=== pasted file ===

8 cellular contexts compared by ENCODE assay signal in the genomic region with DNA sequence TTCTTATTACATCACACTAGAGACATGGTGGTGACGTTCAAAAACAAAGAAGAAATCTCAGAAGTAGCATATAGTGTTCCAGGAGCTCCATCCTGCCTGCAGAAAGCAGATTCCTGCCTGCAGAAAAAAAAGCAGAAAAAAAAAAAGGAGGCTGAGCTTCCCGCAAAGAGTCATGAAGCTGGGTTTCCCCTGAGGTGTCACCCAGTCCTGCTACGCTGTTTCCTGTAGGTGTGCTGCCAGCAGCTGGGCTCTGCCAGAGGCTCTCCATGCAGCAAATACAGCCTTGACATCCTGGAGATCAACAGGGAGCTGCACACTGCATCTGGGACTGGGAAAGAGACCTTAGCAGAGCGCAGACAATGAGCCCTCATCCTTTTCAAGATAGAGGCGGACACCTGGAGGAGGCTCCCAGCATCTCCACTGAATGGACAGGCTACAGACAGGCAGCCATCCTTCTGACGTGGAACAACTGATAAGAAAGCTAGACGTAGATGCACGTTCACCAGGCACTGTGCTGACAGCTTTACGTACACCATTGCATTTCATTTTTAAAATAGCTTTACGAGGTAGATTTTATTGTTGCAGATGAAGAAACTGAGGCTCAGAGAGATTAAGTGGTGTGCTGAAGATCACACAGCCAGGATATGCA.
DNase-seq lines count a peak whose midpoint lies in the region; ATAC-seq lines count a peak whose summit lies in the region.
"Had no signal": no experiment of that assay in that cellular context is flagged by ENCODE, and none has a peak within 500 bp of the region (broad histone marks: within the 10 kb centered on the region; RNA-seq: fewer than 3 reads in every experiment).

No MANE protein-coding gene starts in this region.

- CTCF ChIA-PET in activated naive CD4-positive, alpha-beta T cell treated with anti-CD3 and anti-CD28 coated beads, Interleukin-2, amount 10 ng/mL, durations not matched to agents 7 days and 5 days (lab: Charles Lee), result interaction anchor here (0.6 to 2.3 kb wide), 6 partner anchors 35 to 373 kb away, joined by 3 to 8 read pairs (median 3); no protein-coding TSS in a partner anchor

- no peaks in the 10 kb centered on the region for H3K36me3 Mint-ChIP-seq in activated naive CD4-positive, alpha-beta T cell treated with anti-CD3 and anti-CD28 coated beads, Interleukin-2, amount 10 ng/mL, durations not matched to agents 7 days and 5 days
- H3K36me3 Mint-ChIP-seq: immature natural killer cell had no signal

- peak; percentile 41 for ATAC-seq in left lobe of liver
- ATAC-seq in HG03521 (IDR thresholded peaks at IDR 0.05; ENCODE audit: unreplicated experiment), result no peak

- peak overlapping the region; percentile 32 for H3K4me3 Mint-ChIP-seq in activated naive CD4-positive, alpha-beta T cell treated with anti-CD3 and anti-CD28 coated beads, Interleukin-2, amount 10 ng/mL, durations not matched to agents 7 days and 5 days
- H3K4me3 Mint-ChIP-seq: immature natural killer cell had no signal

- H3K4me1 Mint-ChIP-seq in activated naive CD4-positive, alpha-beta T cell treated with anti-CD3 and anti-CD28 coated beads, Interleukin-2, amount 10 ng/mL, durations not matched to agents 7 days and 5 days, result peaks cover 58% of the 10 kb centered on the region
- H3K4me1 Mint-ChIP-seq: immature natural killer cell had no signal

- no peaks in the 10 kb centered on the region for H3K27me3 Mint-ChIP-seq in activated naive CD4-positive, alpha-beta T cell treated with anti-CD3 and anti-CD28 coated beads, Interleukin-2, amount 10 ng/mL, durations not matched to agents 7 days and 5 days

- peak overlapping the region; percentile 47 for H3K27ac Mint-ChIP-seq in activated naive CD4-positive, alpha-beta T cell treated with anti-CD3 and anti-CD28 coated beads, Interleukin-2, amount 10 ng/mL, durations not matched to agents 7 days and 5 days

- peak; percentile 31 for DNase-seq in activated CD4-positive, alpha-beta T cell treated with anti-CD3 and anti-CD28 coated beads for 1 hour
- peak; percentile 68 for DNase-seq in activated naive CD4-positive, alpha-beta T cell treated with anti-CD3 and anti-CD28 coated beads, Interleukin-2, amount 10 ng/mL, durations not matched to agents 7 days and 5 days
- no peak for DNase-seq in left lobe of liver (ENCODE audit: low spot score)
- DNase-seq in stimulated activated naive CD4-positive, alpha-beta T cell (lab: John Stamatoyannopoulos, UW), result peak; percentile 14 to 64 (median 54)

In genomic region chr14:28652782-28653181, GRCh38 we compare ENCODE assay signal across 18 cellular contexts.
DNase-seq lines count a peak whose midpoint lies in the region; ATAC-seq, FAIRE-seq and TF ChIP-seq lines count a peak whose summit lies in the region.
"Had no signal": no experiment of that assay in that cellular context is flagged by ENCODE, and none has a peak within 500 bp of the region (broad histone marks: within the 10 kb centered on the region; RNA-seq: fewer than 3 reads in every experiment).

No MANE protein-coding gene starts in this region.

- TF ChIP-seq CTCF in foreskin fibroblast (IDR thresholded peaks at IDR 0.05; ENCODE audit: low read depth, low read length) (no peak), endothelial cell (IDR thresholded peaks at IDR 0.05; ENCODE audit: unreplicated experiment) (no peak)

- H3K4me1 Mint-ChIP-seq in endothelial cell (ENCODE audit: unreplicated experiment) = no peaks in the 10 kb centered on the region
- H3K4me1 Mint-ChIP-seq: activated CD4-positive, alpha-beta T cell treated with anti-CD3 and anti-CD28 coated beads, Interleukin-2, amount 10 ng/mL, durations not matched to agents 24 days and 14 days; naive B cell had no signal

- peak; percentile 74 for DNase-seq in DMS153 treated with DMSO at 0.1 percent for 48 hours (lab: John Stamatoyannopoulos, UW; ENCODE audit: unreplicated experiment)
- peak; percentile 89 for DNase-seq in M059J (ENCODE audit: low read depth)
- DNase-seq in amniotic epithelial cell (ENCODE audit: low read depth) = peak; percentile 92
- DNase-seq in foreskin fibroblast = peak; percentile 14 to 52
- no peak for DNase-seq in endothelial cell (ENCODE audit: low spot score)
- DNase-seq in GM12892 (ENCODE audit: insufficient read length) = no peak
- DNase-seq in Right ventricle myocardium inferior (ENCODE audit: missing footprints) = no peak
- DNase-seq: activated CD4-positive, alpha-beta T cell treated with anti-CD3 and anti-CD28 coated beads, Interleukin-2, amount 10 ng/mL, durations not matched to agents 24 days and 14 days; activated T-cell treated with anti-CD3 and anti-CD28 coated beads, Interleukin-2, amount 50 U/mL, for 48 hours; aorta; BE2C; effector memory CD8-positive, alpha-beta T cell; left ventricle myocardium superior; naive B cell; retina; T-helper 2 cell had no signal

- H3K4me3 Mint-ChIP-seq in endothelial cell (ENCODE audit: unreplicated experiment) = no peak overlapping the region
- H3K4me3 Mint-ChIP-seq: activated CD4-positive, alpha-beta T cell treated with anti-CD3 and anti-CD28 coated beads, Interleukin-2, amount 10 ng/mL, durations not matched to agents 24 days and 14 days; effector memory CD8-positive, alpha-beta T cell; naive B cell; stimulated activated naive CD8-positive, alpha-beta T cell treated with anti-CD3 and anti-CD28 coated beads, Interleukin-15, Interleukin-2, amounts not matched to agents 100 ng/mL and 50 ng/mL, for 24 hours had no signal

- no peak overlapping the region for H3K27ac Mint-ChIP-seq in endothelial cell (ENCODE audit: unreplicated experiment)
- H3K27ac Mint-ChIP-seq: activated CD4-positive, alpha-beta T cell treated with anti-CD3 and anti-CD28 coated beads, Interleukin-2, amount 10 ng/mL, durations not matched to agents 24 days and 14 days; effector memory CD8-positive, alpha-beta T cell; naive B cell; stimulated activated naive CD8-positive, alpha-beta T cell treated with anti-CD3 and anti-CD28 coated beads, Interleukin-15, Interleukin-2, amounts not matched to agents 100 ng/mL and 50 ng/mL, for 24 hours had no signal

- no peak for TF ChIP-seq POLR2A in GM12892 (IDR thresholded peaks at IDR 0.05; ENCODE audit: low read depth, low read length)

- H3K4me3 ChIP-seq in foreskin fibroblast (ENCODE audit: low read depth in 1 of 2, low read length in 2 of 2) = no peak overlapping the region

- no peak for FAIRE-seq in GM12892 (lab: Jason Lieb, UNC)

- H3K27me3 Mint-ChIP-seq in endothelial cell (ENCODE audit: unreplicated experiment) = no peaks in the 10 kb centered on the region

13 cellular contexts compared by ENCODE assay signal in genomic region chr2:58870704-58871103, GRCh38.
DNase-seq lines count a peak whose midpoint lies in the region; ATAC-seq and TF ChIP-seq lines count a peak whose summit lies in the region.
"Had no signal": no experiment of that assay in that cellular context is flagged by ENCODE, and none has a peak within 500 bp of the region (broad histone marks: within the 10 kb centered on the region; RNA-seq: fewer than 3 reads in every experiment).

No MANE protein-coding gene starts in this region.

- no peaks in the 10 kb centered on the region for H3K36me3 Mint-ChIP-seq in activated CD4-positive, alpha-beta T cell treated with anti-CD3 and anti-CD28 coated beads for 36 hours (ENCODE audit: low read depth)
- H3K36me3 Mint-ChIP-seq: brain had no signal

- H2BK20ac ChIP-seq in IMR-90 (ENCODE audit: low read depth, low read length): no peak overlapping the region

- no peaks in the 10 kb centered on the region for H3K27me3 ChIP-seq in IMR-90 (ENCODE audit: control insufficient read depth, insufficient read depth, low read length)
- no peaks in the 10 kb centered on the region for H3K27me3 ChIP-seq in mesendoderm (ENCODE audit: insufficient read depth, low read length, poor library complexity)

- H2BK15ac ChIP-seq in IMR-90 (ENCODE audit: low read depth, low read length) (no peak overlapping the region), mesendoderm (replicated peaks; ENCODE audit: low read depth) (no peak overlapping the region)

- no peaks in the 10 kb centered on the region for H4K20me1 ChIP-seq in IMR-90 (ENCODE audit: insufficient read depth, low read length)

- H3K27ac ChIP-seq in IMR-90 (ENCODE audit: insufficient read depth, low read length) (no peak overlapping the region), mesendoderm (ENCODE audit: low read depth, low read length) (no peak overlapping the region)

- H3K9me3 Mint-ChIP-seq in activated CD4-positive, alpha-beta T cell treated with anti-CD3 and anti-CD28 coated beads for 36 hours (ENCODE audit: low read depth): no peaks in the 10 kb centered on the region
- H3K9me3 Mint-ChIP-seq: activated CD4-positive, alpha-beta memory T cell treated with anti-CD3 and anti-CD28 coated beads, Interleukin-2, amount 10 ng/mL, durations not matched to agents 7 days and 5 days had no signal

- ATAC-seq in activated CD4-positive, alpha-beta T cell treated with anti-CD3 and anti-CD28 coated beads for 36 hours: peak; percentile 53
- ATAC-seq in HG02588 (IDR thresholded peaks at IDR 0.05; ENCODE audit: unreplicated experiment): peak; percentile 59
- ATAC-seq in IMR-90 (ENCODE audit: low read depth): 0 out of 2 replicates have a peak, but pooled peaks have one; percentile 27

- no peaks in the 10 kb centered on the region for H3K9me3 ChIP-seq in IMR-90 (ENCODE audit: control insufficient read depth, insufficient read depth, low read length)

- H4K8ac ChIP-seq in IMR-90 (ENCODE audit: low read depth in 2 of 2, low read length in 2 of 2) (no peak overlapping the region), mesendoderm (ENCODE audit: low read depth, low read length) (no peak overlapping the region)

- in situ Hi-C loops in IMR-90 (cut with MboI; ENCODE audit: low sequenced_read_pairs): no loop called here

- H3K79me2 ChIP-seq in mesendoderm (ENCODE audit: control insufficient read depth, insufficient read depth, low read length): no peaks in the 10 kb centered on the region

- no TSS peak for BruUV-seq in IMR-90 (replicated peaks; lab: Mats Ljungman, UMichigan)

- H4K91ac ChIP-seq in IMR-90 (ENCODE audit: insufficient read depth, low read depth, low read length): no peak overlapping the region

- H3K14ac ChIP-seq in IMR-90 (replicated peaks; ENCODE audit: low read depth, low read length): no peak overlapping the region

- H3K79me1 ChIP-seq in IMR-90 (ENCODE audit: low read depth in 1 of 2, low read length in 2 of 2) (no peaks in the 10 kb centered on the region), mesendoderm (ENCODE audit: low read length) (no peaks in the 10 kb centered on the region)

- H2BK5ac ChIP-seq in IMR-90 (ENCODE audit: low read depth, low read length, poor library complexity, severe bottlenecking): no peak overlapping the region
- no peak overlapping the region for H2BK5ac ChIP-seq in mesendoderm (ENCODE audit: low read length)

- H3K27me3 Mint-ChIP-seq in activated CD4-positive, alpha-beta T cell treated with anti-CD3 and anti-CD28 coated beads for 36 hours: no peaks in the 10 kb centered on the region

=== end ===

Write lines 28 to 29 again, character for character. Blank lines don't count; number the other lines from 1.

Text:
- peak; percentile 89 for DNase-seq in M059J (ENCODE audit: low read depth)
- DNase-seq in amniotic epithelial cell (ENCODE audit: low read depth) = peak; percentile 92